Welcome! This is the fifteenth post in my vaccine series. Today we are going to talk about responses to vaccine pushers. If you have missed any of this series on vaccines, get caught up with these posts: 10 Bad Reasons Not to Vaccinate, Why “Science” Should Be Carefully Evaluated, What is Herd Immunity All About, How the Immune System Works, Ingredients in Vaccines Part 1, Ingredients in Vaccines, Part 2, Risk-Benefit Analysis: MMR, Risk-Benefit Analysis: DTaP, Risk-Benefit Analysis: Chicken Pox, Hib, Flu, Risk-Benefit Analysis: Pneumoccocal, Meningococcal and HPV, Risk-Benefit Analysis: Hep A, B and Rotavirus, What About Alternative Schedules? or How to Protect Unvaccinated Kids.
It’s unfortunate, but much of this debate is completely unreasonable. That is, people get riled up and rely on scare tactics, anger and fear instead of facts; and they don’t believe that people have the right to make their own decisions. This leads to some pretty scary and sometimes hostile statements from “vaccine pushers” that can be difficult, in the heat of the moment, to respond to. Today we’ll talk about some of the most common excuses given by these pushers and responses you can use.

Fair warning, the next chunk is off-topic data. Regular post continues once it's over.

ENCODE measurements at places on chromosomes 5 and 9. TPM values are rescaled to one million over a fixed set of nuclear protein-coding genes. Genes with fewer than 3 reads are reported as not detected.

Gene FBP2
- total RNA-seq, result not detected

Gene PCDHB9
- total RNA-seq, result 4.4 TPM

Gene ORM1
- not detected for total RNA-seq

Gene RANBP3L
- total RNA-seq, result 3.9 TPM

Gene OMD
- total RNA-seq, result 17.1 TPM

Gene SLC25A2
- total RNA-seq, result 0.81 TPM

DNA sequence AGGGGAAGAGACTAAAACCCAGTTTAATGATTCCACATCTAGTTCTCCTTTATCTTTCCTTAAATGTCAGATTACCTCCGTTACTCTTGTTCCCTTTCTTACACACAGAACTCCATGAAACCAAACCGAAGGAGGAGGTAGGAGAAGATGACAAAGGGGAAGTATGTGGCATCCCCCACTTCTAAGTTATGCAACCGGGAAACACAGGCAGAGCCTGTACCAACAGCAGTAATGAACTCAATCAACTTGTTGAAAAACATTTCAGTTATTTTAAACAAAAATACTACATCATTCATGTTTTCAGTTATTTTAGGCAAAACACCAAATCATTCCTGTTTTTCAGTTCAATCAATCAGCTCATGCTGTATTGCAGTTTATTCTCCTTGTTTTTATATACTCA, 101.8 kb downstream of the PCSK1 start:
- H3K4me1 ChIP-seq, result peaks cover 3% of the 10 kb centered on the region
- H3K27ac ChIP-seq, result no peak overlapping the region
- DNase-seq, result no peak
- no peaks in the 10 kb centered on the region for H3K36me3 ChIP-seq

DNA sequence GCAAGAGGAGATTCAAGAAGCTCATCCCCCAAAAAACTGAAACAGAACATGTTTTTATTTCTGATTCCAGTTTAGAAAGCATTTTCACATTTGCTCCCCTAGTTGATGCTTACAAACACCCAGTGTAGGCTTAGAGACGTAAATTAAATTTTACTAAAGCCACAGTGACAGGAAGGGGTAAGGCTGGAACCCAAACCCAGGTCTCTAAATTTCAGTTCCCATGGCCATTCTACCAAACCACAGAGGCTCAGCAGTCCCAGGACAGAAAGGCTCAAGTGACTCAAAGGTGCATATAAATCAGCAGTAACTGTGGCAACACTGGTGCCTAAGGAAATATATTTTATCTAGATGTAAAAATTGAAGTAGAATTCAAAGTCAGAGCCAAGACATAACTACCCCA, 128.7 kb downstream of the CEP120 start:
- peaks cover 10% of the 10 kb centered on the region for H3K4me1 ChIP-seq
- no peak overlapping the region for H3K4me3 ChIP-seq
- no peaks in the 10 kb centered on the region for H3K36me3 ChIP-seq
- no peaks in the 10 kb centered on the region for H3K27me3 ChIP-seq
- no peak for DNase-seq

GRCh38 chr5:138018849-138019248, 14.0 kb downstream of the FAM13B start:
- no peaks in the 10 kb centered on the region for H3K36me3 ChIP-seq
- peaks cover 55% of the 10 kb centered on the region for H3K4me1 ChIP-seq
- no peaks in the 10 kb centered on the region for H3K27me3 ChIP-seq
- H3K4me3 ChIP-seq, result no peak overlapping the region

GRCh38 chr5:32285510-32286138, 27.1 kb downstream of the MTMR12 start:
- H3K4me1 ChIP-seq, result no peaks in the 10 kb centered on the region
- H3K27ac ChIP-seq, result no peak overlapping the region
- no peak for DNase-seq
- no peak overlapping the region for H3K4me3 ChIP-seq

What’s a “Vaccine Pusher?”
There are people who do choose to vaccinate, in part or in full, who believe that it is an individual decision for each family to make. Vaccinating works for them.
I am not talking about these families.
A vaccine pusher is someone who believes that everyone ought to vaccinate, with every vaccine currently recommended, on the CDC schedule, with no choice. If any new vaccines are added, they ought to get those too, without questions. Families should not have a choice, and those who try to do anything other than the CDC schedule are abusing or neglecting their children and their duty to society, and should be at a minimum, publicly ridiculed; and at a maximum, have their children removed from their home and forcibly vaccinated. They champion laws that would limit exemptions to extreme medical cases and other lack-of-choice legislature.